How to delete a break point of an edge in a face?

Dear Friends, we have a line in a face that break to 2 lines by unwanted point. How can we find this point and delete it?

Please show an image, with code to reference the various objects.

face before pushpull

face after pushpull

You can see unwanted lines. I wish to solve face problem before pushpull. After pushpull following codes solve this problem.

f_grp.entities.grep(Sketchup::Edge) do |e|
  e.erase! if e.faces.first.normal == e.faces.last.normal

This begs the question of how that edge got broken in the first place. If a user did that via the GUI or if it was imported from somewhere, so be it. But this topic is in the Ruby API category, so if it was created using the API, why was it done as 6 pieces rather than one edge? Was there intent to create notches there like in the other edges but chose not to?

My point is that it is often easier to avoid a problem in the first place than to fix it later.

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For example:



maybe “visually” will make what you want, but still there will be a same amount of edges “soften inside” a curve. :wink:
However the puspull will give you a “better” result.

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Unfortunately I cannot avoid it. This problem can come from users of plugin and I cannot limit them.

After pushpull I check all edges and check faces normal of edge. if 2 normal are same I delete edge. Can we do same for face? For example angle of 2 edges are same and edges have common vertex, delete vertex. I can think about some other solution for example pushpull face, delete edges that have same faces normal (as show is codes) then delete faces that added by pushpull but I don’t like this solution.

The vertex can not be deleted. It is not a drawing element like edge or face, but an “abstract” thing.
Just read the linked above example from TomTom:
“To repair a broken edge a temporary edge is placed at their shared vertex. This temporary edge is then later erased which causes the two edges to merge.”

And again, if you weld the edges as Dan suggested, the pushpull will not create the extra edges on a faces.
Your choice!


Just delete all edges that are common between 2 coplanar faces.

model = Sketchup.active_model
entities = model.entities # or maybe the entities instance of a definition...
edges_to_delete = []
entities.each do |edge|
  next if edge.class != Sketchup::Edge
  common_faces = edge.faces
  next if common_faces.length != 2
  next if false == common_faces[0].normal.parallel?(common_faces[1].normal)
  edges_to_delete << edge
end #do


This will also clean up your average import. But, on some models, the new face will not be detected, and thus result in broken geometry…

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as can be seen here…

And… now I see TS already did this.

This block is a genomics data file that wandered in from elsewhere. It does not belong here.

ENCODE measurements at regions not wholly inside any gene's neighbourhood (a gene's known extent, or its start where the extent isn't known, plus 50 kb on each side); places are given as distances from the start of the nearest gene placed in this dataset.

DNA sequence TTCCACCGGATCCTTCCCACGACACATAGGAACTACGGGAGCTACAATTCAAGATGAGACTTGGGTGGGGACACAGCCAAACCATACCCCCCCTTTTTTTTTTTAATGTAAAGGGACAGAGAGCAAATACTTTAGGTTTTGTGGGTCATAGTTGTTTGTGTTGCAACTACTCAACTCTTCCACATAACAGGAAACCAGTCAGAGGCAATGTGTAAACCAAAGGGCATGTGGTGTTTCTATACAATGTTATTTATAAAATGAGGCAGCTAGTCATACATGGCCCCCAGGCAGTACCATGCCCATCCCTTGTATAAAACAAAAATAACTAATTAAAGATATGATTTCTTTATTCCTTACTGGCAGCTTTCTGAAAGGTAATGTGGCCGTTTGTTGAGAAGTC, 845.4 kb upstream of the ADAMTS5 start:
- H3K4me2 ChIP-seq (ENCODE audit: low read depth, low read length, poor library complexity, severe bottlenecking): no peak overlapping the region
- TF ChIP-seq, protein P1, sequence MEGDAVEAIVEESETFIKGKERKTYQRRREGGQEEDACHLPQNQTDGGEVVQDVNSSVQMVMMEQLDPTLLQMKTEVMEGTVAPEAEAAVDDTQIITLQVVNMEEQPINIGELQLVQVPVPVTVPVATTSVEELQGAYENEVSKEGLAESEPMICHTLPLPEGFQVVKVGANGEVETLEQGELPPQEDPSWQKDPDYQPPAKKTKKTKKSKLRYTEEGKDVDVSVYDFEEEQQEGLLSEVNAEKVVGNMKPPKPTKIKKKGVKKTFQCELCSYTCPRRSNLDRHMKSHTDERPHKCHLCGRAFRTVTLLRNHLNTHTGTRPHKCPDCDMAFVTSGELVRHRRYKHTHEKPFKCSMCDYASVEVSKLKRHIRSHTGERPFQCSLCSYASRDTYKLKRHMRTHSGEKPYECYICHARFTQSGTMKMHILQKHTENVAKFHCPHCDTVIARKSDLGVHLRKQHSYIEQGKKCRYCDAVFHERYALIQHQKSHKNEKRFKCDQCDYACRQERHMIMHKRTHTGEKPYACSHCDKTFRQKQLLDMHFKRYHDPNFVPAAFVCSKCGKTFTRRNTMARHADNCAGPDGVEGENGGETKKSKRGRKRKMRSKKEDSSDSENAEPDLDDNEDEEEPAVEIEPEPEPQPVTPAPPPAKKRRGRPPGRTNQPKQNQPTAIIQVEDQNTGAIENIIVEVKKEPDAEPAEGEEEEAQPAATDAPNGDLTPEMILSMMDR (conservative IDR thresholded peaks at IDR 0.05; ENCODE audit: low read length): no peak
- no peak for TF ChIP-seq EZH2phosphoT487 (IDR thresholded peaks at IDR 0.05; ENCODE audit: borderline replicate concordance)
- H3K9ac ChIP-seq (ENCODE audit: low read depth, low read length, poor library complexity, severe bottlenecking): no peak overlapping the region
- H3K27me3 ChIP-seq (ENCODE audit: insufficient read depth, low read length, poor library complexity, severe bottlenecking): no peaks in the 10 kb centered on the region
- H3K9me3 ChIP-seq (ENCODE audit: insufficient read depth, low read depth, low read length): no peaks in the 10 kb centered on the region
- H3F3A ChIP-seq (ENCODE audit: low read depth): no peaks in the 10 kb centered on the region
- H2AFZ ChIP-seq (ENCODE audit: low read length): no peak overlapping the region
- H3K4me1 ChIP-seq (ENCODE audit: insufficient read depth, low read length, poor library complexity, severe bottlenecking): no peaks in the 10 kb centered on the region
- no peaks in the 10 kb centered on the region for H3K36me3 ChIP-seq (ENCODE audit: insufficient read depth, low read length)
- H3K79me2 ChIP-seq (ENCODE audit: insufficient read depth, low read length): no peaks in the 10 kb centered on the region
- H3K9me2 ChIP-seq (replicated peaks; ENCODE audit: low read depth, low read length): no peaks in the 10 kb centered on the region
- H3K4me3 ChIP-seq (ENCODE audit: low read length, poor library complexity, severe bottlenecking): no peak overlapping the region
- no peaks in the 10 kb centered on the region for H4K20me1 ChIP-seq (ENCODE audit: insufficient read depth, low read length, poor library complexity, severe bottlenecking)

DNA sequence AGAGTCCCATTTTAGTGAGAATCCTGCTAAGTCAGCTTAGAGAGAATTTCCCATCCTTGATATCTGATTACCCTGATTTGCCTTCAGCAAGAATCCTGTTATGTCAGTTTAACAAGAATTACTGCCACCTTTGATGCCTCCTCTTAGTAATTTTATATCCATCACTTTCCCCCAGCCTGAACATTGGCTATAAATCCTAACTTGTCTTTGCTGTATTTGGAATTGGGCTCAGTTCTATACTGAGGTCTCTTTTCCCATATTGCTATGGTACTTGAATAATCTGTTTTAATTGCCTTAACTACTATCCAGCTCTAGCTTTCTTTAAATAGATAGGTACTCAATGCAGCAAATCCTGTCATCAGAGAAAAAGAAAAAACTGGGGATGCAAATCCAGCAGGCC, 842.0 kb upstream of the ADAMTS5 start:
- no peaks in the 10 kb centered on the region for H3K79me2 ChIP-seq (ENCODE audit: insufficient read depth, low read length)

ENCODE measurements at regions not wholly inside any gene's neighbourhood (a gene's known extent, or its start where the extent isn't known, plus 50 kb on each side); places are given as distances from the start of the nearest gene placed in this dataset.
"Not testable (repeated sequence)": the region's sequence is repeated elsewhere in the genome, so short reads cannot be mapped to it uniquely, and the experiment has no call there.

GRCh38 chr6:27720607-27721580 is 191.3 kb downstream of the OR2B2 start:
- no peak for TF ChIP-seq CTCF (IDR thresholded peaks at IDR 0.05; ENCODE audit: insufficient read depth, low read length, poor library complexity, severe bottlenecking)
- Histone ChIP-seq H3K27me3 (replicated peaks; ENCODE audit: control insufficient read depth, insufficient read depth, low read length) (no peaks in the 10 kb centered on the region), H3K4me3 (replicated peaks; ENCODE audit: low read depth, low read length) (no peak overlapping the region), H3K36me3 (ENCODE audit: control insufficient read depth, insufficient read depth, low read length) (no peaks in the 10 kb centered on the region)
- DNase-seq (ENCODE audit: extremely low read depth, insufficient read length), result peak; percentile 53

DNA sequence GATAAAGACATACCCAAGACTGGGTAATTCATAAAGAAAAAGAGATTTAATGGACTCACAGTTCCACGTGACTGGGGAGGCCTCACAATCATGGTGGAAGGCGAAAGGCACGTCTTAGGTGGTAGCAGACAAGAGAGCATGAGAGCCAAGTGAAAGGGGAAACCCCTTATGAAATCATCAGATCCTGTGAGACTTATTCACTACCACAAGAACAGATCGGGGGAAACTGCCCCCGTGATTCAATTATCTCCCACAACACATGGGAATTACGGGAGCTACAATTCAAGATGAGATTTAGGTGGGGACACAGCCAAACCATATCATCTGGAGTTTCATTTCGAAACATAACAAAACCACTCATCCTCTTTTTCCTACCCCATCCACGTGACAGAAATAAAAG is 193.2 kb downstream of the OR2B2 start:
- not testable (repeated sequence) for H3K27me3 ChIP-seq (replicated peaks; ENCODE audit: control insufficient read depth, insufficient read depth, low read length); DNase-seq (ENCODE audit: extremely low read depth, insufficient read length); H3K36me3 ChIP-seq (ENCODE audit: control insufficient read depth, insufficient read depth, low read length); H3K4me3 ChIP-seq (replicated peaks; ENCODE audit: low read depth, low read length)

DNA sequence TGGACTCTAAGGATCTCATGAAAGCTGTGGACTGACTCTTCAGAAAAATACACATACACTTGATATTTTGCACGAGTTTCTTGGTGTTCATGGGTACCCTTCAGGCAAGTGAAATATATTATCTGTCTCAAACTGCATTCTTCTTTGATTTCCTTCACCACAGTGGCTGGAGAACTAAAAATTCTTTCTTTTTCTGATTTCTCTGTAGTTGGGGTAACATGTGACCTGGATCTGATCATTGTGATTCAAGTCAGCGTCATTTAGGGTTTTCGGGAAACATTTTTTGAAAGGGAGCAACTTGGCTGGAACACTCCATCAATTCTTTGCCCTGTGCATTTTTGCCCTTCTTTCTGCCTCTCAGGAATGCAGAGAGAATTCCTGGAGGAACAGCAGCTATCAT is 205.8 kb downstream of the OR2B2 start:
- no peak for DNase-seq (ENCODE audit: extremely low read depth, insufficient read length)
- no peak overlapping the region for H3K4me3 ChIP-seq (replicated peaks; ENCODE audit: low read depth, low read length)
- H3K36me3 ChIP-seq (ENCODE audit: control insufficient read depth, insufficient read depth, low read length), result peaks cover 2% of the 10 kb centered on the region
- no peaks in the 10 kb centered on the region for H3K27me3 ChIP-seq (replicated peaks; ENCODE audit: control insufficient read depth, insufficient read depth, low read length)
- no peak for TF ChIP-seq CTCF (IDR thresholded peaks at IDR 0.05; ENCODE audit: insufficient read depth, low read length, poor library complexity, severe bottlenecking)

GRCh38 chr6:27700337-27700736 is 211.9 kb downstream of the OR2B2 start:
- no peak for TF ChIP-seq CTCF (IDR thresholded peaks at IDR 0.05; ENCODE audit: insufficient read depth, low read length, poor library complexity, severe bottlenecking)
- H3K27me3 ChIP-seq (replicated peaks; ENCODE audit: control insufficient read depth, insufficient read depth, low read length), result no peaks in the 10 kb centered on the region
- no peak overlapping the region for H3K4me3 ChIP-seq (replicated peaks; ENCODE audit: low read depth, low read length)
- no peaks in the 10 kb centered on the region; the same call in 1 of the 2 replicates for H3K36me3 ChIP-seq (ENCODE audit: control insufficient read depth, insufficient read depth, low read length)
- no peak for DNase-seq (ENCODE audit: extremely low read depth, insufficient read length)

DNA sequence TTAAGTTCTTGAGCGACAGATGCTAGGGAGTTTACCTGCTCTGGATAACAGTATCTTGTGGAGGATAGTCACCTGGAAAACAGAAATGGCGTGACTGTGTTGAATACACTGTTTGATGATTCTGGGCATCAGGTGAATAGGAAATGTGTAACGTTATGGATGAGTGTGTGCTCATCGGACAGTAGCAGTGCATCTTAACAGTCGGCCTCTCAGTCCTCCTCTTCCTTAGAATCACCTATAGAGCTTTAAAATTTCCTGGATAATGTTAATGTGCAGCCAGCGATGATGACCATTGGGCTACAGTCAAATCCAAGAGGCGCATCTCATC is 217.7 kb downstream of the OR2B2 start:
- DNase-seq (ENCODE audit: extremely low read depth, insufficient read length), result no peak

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Quick code snippets
If you just what to avoid unwanted lines:

If you jusst want to remove the brake points:
remove_collinear_vertices(myface, false)

If you want to remove the brake points and make the puspull “soft”:

def make_face_soft(face)
  return unless ( face.is_a?(Sketchup::Face) && face.valid? )
  parent = face.parent.entities
  new_curve = parent.weld(face.edges)

def remove_collinear_vertices(face, soften = true)
  return unless ( face.is_a?(Sketchup::Face) && face.valid? )
  #if the face edges are part of curve
  # the below method will fail
  # explode it ( ToDo: add condition)
  face.edges.each{|e| e.explode_curve}
  parent = face.parent.entities
    # To repair a broken edge a temporary edge is placed at their shared vertex.
    # This temporary edge is then later erased which causes the two edges to
    # merge.
    pt1 = vertex.position
    pt2 = pt1.clone
    pt2.x += rand(1000) / 100.0
    pt2.y += rand(1000) / 100.0
    pt2.z += rand(1000) / 100.0
    temp_edge = parent.add_line( pt1, pt2 )
    temp_edge.erase! unless temp_edge.nil?
  new_curve = parent.weld(face.edges) if soften

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As you can see by the example in post 3, the Enumerable#grep method is itself a block form method and much cleaner (more redable) …

entities.grep(Sketchup::Edge) do |edge|
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But won’t this iterate twice ? :wink:

Edit: I guess not.

Edit2: never used grep myself. I see it as a great replacement for select followed by map in one, but only is able to filter on classes, regex expressions and numbers. I often filter on :respond_to? for example. Regarding it being cleaner or more readable I follow you that it is a clean Ruby way, but just another thing to remember when switching languages often.

I will use it next time I see an opportunity. Thanks for the heads up @DanRathbun

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Yes it is incredibly fast as a class identity filter.

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